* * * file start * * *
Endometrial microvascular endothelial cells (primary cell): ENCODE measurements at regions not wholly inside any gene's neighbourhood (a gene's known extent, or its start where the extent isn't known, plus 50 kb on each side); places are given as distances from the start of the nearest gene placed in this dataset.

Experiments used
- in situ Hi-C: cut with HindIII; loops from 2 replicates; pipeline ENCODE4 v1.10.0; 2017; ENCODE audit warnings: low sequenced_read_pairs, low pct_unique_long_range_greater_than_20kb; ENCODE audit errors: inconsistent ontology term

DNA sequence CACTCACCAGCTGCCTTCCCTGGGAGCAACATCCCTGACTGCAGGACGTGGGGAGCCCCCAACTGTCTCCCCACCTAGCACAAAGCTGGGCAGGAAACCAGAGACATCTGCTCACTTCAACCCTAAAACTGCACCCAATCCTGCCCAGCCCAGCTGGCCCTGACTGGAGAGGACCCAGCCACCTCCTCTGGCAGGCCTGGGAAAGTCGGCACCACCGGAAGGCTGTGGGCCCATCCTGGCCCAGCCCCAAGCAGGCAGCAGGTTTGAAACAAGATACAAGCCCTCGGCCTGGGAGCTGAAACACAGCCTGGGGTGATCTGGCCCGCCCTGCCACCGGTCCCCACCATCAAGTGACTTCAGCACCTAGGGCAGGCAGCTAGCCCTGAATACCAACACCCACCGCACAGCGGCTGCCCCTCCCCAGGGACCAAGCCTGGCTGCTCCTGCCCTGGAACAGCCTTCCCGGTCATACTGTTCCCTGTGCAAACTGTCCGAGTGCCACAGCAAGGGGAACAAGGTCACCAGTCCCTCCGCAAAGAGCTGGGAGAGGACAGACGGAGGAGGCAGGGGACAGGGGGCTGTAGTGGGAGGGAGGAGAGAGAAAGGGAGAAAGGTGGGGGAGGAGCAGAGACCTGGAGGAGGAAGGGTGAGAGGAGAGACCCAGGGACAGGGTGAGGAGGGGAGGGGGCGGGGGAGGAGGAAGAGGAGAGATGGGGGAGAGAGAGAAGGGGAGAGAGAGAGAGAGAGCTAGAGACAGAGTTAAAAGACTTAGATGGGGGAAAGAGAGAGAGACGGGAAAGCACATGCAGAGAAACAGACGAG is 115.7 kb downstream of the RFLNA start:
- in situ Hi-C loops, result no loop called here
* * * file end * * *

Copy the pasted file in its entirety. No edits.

Endometrial microvascular endothelial cells (primary cell): ENCODE measurements at regions not wholly inside any gene's neighbourhood (a gene's known extent, or its start where the extent isn't known, plus 50 kb on each side); places are given as distances from the start of the nearest gene placed in this dataset.

Experiments used
- in situ Hi-C: cut with HindIII; loops from 2 replicates; pipeline ENCODE4 v1.10.0; 2017; ENCODE audit warnings: low sequenced_read_pairs, low pct_unique_long_range_greater_than_20kb; ENCODE audit errors: inconsistent ontology term

DNA sequence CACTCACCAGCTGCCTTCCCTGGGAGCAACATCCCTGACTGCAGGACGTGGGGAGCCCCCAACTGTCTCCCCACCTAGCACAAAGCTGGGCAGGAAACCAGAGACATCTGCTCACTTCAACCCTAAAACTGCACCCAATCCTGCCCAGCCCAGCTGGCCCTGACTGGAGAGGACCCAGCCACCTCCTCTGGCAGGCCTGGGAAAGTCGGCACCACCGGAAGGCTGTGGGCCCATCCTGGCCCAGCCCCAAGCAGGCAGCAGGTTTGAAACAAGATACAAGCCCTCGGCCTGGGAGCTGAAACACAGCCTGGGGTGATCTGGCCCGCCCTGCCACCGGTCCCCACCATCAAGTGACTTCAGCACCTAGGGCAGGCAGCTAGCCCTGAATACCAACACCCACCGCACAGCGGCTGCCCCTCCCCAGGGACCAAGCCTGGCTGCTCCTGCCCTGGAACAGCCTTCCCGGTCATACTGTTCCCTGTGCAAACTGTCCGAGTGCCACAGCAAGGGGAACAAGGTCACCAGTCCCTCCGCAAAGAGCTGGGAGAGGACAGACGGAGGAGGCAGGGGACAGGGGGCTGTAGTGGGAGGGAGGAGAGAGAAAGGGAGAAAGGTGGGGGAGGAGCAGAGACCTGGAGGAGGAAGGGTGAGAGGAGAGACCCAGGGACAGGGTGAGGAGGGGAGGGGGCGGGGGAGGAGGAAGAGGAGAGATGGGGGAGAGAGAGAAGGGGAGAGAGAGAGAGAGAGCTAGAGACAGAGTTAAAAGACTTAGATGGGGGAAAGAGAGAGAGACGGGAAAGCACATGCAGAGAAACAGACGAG is 115.7 kb downstream of the RFLNA start:
- in situ Hi-C loops, result no loop called here